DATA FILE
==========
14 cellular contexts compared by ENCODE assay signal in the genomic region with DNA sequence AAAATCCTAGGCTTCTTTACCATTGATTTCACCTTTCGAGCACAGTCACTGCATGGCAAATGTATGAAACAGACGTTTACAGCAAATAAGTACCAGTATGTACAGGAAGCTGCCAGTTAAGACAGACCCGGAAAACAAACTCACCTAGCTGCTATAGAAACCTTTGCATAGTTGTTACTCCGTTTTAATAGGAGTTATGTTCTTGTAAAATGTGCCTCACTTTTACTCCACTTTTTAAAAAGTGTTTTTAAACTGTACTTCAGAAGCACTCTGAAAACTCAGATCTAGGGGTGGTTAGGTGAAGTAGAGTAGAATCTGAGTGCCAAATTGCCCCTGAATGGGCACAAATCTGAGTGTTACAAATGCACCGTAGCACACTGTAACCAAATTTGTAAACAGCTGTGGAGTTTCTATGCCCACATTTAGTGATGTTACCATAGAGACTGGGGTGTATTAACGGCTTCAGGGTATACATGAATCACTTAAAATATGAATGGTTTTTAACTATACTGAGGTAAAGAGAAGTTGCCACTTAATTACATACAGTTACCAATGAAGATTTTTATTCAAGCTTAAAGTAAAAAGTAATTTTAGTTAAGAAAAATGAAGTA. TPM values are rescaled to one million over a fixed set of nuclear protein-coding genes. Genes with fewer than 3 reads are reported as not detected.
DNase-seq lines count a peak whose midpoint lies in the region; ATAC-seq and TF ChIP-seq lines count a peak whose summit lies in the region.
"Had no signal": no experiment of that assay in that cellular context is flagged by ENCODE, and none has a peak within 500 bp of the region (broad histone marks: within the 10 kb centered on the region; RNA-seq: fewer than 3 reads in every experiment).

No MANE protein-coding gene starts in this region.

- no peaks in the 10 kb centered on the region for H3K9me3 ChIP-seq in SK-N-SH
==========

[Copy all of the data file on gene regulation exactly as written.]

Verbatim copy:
14 cellular contexts compared by ENCODE assay signal in the genomic region with DNA sequence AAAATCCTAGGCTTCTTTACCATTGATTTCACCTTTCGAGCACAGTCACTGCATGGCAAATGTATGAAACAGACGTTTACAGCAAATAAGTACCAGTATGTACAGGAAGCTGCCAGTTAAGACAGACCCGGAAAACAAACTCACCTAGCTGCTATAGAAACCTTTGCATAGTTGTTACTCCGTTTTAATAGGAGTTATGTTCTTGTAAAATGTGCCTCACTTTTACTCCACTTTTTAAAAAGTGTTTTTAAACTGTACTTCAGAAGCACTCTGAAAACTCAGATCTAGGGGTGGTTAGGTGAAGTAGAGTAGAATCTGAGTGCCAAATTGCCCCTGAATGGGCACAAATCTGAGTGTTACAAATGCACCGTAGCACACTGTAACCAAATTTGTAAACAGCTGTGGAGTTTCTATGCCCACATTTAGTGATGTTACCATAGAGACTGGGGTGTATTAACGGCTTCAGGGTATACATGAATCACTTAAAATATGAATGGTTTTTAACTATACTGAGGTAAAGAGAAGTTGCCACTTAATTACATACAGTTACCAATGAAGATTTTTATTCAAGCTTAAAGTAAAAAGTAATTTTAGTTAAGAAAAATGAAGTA. TPM values are rescaled to one million over a fixed set of nuclear protein-coding genes. Genes with fewer than 3 reads are reported as not detected.
DNase-seq lines count a peak whose midpoint lies in the region; ATAC-seq and TF ChIP-seq lines count a peak whose summit lies in the region.
"Had no signal": no experiment of that assay in that cellular context is flagged by ENCODE, and none has a peak within 500 bp of the region (broad histone marks: within the 10 kb centered on the region; RNA-seq: fewer than 3 reads in every experiment).

No MANE protein-coding gene starts in this region.

- no peaks in the 10 kb centered on the region for H3K9me3 ChIP-seq in SK-N-SH